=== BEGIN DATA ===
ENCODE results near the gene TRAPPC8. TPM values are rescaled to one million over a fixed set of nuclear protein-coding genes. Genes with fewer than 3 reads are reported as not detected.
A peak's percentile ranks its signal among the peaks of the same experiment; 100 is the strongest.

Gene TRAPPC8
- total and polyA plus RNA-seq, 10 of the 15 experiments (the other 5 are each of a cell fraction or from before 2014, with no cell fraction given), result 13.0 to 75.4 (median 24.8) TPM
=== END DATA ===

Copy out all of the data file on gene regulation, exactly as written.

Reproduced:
ENCODE results near the gene TRAPPC8. TPM values are rescaled to one million over a fixed set of nuclear protein-coding genes. Genes with fewer than 3 reads are reported as not detected.
A peak's percentile ranks its signal among the peaks of the same experiment; 100 is the strongest.

Gene TRAPPC8
- total and polyA plus RNA-seq, 10 of the 15 experiments (the other 5 are each of a cell fraction or from before 2014, with no cell fraction given), result 13.0 to 75.4 (median 24.8) TPM